Germs are everywhere – On your kitchen surfaces, your computer keyboard, even your children’s toys! They’re poised and ready, waiting to jump down your throat and up your nose where they can multiply and cause you to become ill, unless your immune system manages to fight them off.

The best course of action is to try and kill all the micro-organisms in your environment, through the use of disinfectants, sterilisation techniques and bacterial soaps. If you fail to do this, and get infected, antibiotics are the solution, as a strong enough dose will kill all the infecting pathogens and restore your health.

Before the modern inventions of disinfectants and antibiotics, humans were constantly at risk from pathogenic microbes in the environment, with only their immune systems to protect them, but thank-fully modern medicine has saved us!

This is the commonly accepted view, or conventional wisdom, on what is known as “The Germ Theory”. Although many people are coming around to the fact that much of the conventional wisdom with regards to chronic degenerative disease, good diet, and exercise is flawed (if not completely fraudulent), very few people tend to question the germ theory of modern medicine.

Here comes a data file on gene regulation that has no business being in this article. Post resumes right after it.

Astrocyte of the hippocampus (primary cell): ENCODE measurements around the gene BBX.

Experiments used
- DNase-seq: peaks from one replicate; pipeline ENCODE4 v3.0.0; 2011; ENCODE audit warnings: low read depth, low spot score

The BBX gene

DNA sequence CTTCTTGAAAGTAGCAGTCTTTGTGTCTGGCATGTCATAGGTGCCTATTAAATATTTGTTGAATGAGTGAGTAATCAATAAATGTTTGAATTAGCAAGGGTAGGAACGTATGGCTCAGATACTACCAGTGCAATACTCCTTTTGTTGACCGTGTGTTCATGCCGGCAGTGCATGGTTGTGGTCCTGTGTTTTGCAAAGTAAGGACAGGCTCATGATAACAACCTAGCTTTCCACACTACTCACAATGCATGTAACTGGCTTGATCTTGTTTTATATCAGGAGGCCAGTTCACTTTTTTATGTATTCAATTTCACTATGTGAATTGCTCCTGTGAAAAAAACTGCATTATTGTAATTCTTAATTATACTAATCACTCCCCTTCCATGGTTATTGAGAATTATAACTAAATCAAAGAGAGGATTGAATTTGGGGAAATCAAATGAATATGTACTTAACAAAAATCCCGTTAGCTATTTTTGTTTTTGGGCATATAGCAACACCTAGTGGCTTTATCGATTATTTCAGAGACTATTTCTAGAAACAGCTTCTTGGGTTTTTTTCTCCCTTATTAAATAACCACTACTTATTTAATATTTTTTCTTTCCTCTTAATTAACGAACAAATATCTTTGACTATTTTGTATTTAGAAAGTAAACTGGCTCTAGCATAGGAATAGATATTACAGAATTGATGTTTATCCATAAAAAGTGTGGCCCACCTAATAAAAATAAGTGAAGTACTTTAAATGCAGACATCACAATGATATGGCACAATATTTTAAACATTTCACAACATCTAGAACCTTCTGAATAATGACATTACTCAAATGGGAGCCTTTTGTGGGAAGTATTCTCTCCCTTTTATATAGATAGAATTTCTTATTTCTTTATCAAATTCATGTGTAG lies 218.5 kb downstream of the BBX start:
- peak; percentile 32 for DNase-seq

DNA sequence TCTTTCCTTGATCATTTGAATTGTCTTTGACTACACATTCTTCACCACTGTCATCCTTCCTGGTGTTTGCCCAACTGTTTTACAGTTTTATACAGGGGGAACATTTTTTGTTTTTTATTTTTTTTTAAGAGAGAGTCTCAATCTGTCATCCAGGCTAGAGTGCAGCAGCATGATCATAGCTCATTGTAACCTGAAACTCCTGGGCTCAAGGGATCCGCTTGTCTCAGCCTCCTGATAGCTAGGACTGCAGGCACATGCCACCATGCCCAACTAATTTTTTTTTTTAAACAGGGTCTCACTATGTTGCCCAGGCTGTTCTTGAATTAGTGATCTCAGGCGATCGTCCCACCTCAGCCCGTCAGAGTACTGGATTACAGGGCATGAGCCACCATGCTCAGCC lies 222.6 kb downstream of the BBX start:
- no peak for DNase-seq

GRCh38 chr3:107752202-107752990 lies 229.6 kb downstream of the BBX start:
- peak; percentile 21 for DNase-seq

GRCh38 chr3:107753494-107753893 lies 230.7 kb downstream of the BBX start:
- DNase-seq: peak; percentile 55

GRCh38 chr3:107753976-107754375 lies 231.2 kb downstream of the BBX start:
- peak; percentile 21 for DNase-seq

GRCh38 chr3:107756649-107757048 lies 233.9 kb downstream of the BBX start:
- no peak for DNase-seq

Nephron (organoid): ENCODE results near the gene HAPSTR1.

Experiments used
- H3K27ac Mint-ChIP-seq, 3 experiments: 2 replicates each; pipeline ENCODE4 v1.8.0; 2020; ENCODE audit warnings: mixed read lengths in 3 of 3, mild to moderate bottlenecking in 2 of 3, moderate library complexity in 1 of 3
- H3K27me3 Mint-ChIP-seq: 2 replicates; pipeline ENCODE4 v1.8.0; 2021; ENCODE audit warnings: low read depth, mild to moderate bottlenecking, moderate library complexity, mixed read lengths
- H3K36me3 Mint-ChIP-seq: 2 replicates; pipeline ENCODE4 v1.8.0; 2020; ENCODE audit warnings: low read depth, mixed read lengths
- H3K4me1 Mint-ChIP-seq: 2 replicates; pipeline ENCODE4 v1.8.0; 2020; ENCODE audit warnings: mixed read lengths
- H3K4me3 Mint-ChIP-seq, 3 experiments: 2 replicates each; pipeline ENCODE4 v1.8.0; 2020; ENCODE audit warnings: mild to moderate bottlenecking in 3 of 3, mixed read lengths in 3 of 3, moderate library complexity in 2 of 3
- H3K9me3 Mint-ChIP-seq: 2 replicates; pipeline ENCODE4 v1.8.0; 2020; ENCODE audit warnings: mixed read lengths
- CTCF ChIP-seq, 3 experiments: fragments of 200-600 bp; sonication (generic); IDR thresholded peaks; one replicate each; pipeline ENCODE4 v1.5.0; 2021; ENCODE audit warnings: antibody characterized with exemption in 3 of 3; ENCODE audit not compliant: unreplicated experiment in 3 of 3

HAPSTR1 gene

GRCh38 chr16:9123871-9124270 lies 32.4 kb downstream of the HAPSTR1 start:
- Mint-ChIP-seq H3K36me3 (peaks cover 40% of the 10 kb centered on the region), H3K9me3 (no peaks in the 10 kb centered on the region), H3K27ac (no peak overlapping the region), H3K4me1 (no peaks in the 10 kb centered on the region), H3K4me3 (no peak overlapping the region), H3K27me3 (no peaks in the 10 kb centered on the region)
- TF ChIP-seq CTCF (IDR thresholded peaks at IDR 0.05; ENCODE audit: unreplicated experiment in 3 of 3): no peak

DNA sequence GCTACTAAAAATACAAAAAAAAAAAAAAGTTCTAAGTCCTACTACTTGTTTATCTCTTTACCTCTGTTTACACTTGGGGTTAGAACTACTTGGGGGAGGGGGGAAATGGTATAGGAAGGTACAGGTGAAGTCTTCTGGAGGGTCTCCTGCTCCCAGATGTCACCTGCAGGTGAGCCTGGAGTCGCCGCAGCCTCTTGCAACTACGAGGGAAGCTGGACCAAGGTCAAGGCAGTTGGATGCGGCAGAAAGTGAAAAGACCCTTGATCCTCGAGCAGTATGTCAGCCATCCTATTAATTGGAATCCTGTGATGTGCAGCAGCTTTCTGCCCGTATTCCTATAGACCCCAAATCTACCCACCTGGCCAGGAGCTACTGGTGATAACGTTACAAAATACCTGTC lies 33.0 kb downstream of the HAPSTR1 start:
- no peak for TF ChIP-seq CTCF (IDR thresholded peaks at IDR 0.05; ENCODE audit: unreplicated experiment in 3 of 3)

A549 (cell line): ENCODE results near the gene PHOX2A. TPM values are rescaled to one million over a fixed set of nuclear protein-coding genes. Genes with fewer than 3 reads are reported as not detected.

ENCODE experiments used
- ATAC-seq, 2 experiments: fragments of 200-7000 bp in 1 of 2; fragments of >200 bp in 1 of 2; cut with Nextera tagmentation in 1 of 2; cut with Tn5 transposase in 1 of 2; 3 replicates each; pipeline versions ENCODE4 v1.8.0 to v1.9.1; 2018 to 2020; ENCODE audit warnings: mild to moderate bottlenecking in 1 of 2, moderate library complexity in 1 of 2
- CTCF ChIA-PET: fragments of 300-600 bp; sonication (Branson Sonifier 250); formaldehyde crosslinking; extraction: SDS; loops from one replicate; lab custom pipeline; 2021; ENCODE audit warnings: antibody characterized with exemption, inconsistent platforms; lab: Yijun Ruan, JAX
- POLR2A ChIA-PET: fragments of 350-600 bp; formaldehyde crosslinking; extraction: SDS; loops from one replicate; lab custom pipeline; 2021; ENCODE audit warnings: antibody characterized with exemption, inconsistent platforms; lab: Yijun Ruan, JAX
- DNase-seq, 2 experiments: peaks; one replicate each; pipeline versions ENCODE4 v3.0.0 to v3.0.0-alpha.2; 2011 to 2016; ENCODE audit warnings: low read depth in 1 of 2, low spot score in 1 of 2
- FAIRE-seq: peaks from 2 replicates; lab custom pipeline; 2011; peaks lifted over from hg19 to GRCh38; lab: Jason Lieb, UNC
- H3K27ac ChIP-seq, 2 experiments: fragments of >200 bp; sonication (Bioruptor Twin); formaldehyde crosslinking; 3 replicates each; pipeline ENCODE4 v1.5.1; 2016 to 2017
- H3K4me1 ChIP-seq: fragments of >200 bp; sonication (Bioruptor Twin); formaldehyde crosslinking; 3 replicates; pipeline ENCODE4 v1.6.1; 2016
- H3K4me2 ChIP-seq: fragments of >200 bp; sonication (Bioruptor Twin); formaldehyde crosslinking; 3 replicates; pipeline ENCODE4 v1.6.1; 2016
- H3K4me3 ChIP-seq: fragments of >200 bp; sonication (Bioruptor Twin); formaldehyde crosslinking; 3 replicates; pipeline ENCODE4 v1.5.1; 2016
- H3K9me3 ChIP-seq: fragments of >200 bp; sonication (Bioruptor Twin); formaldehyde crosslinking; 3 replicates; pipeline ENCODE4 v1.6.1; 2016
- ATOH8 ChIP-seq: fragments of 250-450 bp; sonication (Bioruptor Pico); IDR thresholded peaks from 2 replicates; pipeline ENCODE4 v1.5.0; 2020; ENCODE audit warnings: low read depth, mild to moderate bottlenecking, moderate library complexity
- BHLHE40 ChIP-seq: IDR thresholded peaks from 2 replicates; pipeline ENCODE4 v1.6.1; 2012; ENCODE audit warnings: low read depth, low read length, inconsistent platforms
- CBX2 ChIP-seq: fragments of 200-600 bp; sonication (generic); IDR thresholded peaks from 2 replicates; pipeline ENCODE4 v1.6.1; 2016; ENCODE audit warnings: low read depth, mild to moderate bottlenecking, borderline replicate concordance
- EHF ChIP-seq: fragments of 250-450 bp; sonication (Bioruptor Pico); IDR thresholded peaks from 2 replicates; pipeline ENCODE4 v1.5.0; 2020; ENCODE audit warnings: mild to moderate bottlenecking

Well folks, I’m about to do just that…

First a bit of background.

Although he was certainly not the first to propose it, Louis Pasteur is generally recognised as “the father of the germ theory of modern medicine”1. Prior to the widespread acceptance of the germ theory, the conventional wisdom of the time supported the “spontaneous generation” theory. This theory held that diseases generated spontaneously from within (the clue is in the name), and had held sway for almost 2000 years since it was first proposed by Aristotle.

Pasteur put paid to the spontaneous generation theory through a series of experiments:

He exposed boiled broths to air in vessels that contained a filter to prevent all particles from passing through to the growth medium, and even in vessels with no filter at all, with air being admitted via a long tortuous tube that would not allow dust particles to pass. Nothing grew in the broths unless the flasks were broken open; therefore, the living organisms that grew in such broths came from outside, as spores on dust, rather than spontaneously generated within the broth. This was one of the last and most important experiments disproving the theory of spontaneous generation.2